The the inhabitants of the village. “In the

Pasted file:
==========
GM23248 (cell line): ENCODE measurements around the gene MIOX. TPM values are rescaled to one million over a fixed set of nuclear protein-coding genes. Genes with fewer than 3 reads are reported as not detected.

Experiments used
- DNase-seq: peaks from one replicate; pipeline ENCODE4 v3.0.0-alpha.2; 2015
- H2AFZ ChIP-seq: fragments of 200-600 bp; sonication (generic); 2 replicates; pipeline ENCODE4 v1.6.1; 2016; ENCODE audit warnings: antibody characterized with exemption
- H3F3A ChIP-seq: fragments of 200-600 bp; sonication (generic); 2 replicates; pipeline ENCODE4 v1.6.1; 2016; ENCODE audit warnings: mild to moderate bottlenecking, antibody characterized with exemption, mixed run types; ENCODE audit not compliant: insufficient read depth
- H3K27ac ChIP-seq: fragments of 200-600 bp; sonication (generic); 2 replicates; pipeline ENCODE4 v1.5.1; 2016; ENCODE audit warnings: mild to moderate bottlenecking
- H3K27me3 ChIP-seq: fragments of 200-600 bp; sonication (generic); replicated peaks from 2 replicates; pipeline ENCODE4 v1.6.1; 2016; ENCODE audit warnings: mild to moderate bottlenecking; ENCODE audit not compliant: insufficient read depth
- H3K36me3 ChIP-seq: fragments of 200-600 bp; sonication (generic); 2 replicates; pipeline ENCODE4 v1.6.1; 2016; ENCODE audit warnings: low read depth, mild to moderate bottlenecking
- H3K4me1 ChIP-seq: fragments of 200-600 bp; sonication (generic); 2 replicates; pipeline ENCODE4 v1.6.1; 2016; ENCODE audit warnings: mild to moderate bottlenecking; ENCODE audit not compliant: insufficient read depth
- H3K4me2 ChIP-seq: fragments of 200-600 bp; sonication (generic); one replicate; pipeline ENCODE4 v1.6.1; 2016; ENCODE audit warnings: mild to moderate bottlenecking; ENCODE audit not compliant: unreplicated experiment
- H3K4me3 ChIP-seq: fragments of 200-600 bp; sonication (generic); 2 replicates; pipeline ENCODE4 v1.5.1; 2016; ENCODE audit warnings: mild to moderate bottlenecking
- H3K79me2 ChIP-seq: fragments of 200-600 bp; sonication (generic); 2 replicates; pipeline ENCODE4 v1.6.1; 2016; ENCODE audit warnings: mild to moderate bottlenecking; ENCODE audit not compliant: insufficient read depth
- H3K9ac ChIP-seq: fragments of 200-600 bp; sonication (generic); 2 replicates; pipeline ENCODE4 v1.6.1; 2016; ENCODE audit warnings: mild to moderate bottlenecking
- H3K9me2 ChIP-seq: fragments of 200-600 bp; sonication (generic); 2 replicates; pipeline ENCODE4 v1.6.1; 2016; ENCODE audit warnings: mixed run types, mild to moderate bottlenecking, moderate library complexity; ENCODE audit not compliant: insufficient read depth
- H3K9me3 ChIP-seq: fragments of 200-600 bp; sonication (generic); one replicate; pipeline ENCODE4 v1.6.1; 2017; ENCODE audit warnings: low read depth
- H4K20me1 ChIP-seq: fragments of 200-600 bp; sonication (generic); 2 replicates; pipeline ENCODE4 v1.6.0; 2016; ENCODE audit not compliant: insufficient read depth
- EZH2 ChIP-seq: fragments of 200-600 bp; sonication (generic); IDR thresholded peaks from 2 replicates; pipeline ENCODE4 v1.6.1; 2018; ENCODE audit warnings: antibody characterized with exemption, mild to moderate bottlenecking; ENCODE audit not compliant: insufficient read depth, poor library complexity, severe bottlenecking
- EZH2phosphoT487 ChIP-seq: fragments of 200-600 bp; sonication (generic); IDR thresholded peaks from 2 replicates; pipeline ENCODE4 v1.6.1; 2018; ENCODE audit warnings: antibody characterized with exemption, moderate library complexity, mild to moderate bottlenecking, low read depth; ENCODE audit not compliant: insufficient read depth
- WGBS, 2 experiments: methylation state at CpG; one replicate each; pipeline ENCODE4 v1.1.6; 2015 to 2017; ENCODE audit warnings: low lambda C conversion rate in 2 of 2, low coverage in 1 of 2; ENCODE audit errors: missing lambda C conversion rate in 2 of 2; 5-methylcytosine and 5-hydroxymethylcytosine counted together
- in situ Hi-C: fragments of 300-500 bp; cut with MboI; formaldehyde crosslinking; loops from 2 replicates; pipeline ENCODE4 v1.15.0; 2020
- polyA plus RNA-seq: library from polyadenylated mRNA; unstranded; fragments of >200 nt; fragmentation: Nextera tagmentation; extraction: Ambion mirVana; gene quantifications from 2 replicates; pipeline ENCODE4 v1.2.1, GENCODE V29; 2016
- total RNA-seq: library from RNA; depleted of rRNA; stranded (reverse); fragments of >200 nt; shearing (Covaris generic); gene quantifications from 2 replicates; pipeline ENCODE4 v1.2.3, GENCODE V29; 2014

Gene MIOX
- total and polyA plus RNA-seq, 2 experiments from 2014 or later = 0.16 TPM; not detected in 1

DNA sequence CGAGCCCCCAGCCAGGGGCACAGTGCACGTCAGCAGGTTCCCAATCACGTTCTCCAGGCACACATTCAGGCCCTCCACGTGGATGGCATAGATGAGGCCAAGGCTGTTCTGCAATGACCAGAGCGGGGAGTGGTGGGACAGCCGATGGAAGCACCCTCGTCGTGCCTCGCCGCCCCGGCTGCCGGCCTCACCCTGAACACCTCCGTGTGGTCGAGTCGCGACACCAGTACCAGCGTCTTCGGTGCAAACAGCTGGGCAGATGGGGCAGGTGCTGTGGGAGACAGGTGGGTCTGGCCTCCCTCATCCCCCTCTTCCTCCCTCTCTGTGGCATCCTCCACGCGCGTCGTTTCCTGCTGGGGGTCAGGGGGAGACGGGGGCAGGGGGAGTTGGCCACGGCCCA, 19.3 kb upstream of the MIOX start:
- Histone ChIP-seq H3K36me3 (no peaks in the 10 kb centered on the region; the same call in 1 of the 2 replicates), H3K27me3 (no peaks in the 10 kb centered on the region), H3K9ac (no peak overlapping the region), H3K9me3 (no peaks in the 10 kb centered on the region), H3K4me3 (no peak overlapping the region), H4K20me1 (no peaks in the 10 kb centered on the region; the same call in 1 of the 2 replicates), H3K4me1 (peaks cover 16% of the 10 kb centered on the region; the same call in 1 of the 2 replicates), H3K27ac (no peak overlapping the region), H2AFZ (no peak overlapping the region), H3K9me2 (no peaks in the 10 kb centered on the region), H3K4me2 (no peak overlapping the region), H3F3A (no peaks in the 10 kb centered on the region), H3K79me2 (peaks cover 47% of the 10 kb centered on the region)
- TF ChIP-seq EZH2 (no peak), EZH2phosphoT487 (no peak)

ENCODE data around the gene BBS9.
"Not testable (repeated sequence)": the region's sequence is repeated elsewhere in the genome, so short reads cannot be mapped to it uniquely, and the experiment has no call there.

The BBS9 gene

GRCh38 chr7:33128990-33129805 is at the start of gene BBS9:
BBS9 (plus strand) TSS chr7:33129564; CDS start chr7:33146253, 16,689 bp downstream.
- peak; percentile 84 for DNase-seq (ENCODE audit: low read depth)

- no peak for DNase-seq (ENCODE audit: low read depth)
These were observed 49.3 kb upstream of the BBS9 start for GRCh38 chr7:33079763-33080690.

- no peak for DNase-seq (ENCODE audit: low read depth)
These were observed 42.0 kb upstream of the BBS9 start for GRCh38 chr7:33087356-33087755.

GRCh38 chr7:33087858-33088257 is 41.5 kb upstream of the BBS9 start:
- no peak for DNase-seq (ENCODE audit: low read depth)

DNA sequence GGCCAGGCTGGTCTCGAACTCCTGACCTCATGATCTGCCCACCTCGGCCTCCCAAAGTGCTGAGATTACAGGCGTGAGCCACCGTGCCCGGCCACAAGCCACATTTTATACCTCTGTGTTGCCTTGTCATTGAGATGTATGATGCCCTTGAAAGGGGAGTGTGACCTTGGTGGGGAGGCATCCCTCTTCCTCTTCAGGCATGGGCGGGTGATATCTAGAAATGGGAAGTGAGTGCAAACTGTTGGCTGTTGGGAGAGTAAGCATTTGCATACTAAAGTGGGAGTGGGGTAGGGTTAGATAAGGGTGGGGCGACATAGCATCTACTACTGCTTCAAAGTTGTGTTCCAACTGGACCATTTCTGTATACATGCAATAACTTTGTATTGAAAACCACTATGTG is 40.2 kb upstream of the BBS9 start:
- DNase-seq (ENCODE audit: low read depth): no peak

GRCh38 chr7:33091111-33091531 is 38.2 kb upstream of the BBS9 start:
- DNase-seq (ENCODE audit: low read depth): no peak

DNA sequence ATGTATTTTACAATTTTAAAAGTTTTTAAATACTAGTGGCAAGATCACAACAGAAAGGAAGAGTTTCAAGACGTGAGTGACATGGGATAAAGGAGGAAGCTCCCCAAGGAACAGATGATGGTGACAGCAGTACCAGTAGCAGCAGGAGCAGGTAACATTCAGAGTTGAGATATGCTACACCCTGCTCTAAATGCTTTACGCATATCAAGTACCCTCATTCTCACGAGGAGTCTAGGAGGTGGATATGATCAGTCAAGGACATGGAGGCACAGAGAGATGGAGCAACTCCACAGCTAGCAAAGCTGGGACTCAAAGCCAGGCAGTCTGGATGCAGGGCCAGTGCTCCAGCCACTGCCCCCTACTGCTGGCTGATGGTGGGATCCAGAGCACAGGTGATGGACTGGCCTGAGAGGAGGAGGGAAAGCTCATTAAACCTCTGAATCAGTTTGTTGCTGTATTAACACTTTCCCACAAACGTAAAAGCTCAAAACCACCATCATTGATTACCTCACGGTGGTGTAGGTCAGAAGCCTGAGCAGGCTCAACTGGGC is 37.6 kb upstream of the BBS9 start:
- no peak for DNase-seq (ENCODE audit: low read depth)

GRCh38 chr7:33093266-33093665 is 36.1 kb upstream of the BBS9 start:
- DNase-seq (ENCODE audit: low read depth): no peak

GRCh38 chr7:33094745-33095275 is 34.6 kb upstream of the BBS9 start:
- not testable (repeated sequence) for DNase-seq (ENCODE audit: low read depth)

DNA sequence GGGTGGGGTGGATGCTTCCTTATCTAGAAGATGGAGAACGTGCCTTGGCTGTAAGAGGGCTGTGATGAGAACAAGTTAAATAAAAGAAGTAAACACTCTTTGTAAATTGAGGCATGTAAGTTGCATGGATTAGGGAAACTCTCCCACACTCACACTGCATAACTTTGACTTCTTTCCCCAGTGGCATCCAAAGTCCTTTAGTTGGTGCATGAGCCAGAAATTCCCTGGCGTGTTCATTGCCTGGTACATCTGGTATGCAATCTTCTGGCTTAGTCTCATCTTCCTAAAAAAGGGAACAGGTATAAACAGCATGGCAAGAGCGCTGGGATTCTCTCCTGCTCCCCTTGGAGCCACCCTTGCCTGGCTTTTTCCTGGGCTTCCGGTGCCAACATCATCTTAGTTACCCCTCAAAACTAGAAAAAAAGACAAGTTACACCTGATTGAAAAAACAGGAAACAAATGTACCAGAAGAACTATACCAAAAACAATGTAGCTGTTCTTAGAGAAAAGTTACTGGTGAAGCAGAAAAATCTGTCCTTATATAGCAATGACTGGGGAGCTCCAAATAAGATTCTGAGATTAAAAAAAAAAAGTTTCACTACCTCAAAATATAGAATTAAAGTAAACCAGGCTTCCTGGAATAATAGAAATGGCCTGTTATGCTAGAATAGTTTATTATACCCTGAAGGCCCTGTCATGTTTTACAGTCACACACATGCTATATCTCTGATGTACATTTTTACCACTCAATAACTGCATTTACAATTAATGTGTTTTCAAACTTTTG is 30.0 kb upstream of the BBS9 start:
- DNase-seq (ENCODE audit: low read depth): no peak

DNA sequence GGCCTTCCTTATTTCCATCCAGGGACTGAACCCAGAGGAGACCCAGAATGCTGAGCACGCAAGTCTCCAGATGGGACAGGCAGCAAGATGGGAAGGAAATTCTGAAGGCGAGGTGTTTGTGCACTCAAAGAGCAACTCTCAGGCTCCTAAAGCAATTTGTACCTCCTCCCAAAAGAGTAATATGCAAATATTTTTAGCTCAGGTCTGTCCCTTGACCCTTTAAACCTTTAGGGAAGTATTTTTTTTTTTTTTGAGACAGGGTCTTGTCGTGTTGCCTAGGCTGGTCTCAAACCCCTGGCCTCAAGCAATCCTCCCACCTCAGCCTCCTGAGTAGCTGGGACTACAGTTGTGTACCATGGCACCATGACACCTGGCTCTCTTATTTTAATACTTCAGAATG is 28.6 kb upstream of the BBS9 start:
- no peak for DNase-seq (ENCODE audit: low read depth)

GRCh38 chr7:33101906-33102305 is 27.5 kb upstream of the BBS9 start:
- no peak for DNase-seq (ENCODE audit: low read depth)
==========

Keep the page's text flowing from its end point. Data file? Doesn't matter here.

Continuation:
The infamous witch trials of Salem, Massachusetts occurring between the years of 1692 and 1693 had rapidly become an American tragedy and mass hallucination that took its toll on the inhabitants of the village. “In the end, the fifteen-month affair, across twenty-four different communities, resulted in 162 arrests, fifty-four confessions, twenty-eight convictions, twenty executions, and five deaths in jail due to poor conditions” (Ray 40). The Court of Oyer and Terminer, convened in 1692 specifically for the trials of these notorious cases. The mass hysteria in the Puritan village of Salem was inaugurated by the predominant aspect of religion in the community and escalated with the aid of unjust court proceedings along with social and political tensions that motivated neighbors to accuse neighbors of dealing with the devil.  The Puritan way of life was a restricting one based on the rules that were established by the Bible. The inhabitants of Salem village lived in a predominantly male society. Town meetings and any form of decision making in the Church were limited to male attendance and deliberation, the exclusion of women in such matters being characteristic of Puritanism. In the social scale, husbands held a higher status than their spouses and the children an even lower one. The boys of the community received more respect and freedom than the girls. ” … Puritan communities viewed women as the source of all problems on Earth. Puritan women enjoyed virtually no protection or rights under the law” (Stock sect. 1).  Any person of the female gender was supposed to be quiet and submissive to the male gender. This ideology was a prominent aspect of the trials because it advised that women were far more likely to be obedient to the devil than men. Moreover, women could not become religious leaders, further advocating for the belief of women succumbing to the Devil’s evil ways. During the 17th century, Americans in Massachusetts feared that the Devil aimed to destroy Christians and their towns. The Bible that was studied day and night suggested the existence of Satan and witches. The fear of Satan augmented in Salem due to it being an exceptionally pious village located in the wilderness of North America. Furthermore, the idea that God and the Devil played an active role in their lives promoted the potentiality of witchcraft.  The failure of crops and livestock, Native American attacks, sickness, and death of the women and children were all considered to be punishments enforced by God for the sins they committed. This article of faith caused people to denounce their neighbors as witches if the family was experiencing natural disasters. People accused individuals who displayed behavior not true to a Puritan of witchcraft in hopes of avoiding the punishments given by God themselves. The residents of Salem village lived under severe restrictions that forbade them from dancing, going to the theater, showing any form of a sexual act (even as small as a kiss), breaking an engagement to be married, disagreeing with the community leaders on any matter, and even singing hymns in Church. Any person caught performing these acts was entitled to punishment equivalent to the consequences they suffered when they performed a sin listed in the Bible. ” In Salem, as in other Puritan Communities, attending Church was mandated by law. Everyone, without exception, had to sit through a three-hour service on Sunday morning and a two-hour service on Sunday afternoon. The rest of the day was devoted to prayer, Bible reading, and other religious activities” (Nordo 22). Individuals that overlooked this law faced the harsh punishment that accompanied their actions. During this period in history, the sanctions for criminal activity comprised of death, public whipping, time in the stockade, or wearing a scarlet A around their necks. The scarlet A explicitly designed for the people who had committed adultery. In this town, the Bible was the law, and the law controlled everything from their social and business relations to the clothes they were allowed to wear. The fear of witches pitted neighbors against neighbors, every person was under suspicion as the years of 1692, and 1693 passed. Witchcraft accusations, in Salem, reached unprecedented proportions. Being a social outcast practically guaranteed that they would be targeted as a suspect and later convicted. The accusers did not always believe that the accused was guilty of witchcraft, but they continued to act against them for personal benefit. The property of an accused person was seized and auctioned off giving the members of the community a chance to buy the property. The desire for vengeance, long-held hatred, and pent-up frustration drove some accusations. Merely defending a witch or having associations with one could land a person in jail for the crime of witchcraft. Giles Corey had fallen victim to this method of accusation. He was charged with witchcraft after he went against the authorities to say that his wife, Martha Corey, was not a witch. Similar to Giles Corey, John Proctor firmly objected to the arrest of his wife and was accused of being a witch himself. Dorcas Good, the 4-year-old daughter of Sarah Good, was charged with witchcraft and was sent to jail with her mother. The initial accusers of the trials were a group of girls who displayed behaviors that indicated bewitchment. This group of girls involved 11-year-old Abigail Williams, 9-year-old Elizabeth (Betty) Parris,  12-year-old Ann Putnam, 16-year-old Mary Walcott, 17-year-old Elizabeth Hubbard, Susan Sheldon, Elizabeth Booth, Mercy Lewis, and Mary Warren. Although Betty Parris was the first girl to present behavior tied to bewitchment, Abigail Williams was the girl who lead the group. Throughout the trials, the girls used their convulsive screams against the defendants. If the charged person refused to confirm the charges themselves, the girls went on to throw tantrums and shout out in pain that was caused by the specter of the accused. The court took their convulsions as evidence against the defendant making the girls the decision makers as to who would be convicted. ” Meanwhile, the Girls’ fits became more frequent and dramatic. Interestingly, this happened only after people of outlying farms, as well as Salem Town, started congregating in the village, eager to witness the young women’s afflictions. It was as if the girls enjoyed being the center of attention and gave the crowds more of what they came to see” (Nordo 38). Young women were stripped of many rights and had a social ranking that was just above slaves. Being bewitched gave them a chance to be heard for the first times in their lives. It provided them with power and a sense of importance that they never felt before. Tituba was the first to fall prey to Betty Parris and Abigail Williams’ accusations. She was a woman brought to the country as a slave who had dark skin and a distinct accent. In addition to that, she came from a non-Christian community which was strange and unwholesome in customs according to the English standards. A combination of these factors meant that she had some association with black magic and evil beings making her an inevitable suspect. The second accusation was against Sarah Good. Good had a bent back, wrinkled face, gray hair, and a raspy voice giving her the appearance of a witch. She also became known as the town beggar after numerous financial disasters. Multiple “social black marks” (Nordo 43), her gender, and her appearance together made her the perfect candidate for the accusations. Sarah Osburne was the third person to be accused of performing witchcraft. Along with being a woman, she was living in poverty and had married her indentured servant, John Osburne. She was wrinkled and bedridden, which prevented her from going to Church. Her absence in Church was considered to be a sure sign that she was a witch. The first victim of the trials was Bridget Bishop. ” The court found Bridget Bishop quilty, tried on June 2nd; she was hanged eight days later at Gallows Hill in Salem, the first victim of the witch trials” (SOCumberbatch 30:05 to 30:15). Previously being accused of witchcraft became the most significant accusation against her.At first, the allegations targeted the social outcasts and lower-class people, but soon the accusers began to call the well-respected and loved people of the village witches. Illustrated and discarded by the Salem Witch Trials was the human tendency to victimize those without power and protection. Rebecca Nurse’s case was one of the focal points in this tragedy because of her prominence in the populace. Once the news of her arrest reached the villagers, members of the community had petitioned for her release. Her verdict was innocent until Judge Stoughton asked for a reconsidered judgment. Her ruling was changed to guilty a week later because of the convulsive screams of the afflicted girls. She was executed on July 19th causing the people of Salem to question the authenticity of the trials. The Court of Oyer and Terminer violated the principle of “innocent until proven guilty.” Once the person was sent to trials, they were assumed to be guilty and had to proven innocent. The burden of truth laid on the defendants rather than the prosecution. The statute used in Salem village was a combination of biblical passages and colonial law. ” The Puritans had a low opinion of lawyers and did not permit the professional practice of law in the hands of the laymen, most of them second-generation colonists who had an incomplete grasp of current principles of English Jurisdiction” (Starkey in Nordo 44). Their position on lawyers proved to be disadvantageous to the accused women. They were deprived of legal rights and representation. The authorities that controlled the interrogations and trials lacked knowledge regarding the fundamental English ideas of a person being innocent until they were proven guilty. The improper court proceedings generated an environment in which nearly all the people that are charged with witchcraft would be convicted. No legal representation and little understanding of English jurisdiction made it almost impossible for people to be proven innocent. The evidence used in court was related to religion like most of the process during this event. If someone was unable to recite the Lord’s prayer without error, he or she were proven to be an agent of the devil. During this time, the fear of the Devil made the process of manipulating evidence, and people’s thoughts simplified. For instance, George Burroughs, former pastor, recited them flawlessly, but the afflicted went on to say that they witnessed the devil whispering the words into his ears. The townspeople believed the claims made by the girls because they were thought of like people who would help save the town. People who confessed would not be hanged as it was up to God to forgive them because they were showing an effort to leave the devil and once again be holy. “55 of the approximately 200 accused took this way out” (SOCumberbatch 31:00 to 31:22). If a confession was given and they had charged someone else then that person would also be arrested. Spectral evidence was accepted and the reason behind most convictions. Spectral evidence could be claims of being harmed by a specter or seeing the specter of the accused harming someone other than themselves. Another form of spectral evidence was if someone rolled their eyes or tilted their head and all the girls performed the same actions, the judges and jury presumed that the person charged was controlling the girls relating them to the Devil. Furthermore, the court used physical evidence. One test was to look for a devil’s mark (birthmark) and if it was found they performed the pin. In the pin test, the spot would be pricked and if no pain was felt or blood was not drawn they were said to be witches, but if it did happen then they would be released. Another test performed was the touch test, which was when the claimed witch, would have to touch a person who was having a fit if the fit stopped then they were guilty. It was counted as proof because once they touched the specter would have jumped back into their body, no longer being able to harm the person. Ironically, the water test was not used in the trial because it was considered unscientific. Torture was permitted because learning the information that was withheld helped to convict the person of performing witchcraft, which was a crime against God. Giles Corey was the only person subjected to the torture method Peine forte et dure.  “He refused to enter a plea at court, believing that the charges were too ridiculous to merit a response …” (Stocks Sect. 2). The methods used by the court were unfair for any person who was involved in the trails. The court trials were unjust in a sense that placed countless lives in danger of imprisonment or execution adding to the mass hysteria. The Salem Witch Trials have left a bold mark on America’s history. The delusion that masked the truth unveiled the perils of widespread suspicion, inaccurate court proceeding, and social hierocracy. For Puritans, the Bible was the law, and they were willing to kill any person who of witchcraft because it was a crime against God, therefore it was a crime against the government. The Court of Oyer and Terminer essentially ensured that anyone suspected would be convicted. The trials conducted there proved to be improper because the legal figures had little understanding of English jurisdiction. “American legal procedures from 1693 onward demanded a change in the process by which suspected capital offenders might be charged and brought to trial. Spectral evidence is no longer valid; an attorney must provide substantial and unyielding evidence. The accused have the right to a defense counsel, and the court justices cannot act as both the judge and the interrogator. Also, the burden of proof now fell upon the prosecution rather than the defense. Religious beliefs were the central driving force of the trials that have become a controversial episode in history that historians are still studying. “Thou shalt not suffer a witch to live …” (Exodus 22:18) became the unspoken anthem in the village, from 1692 to 1693.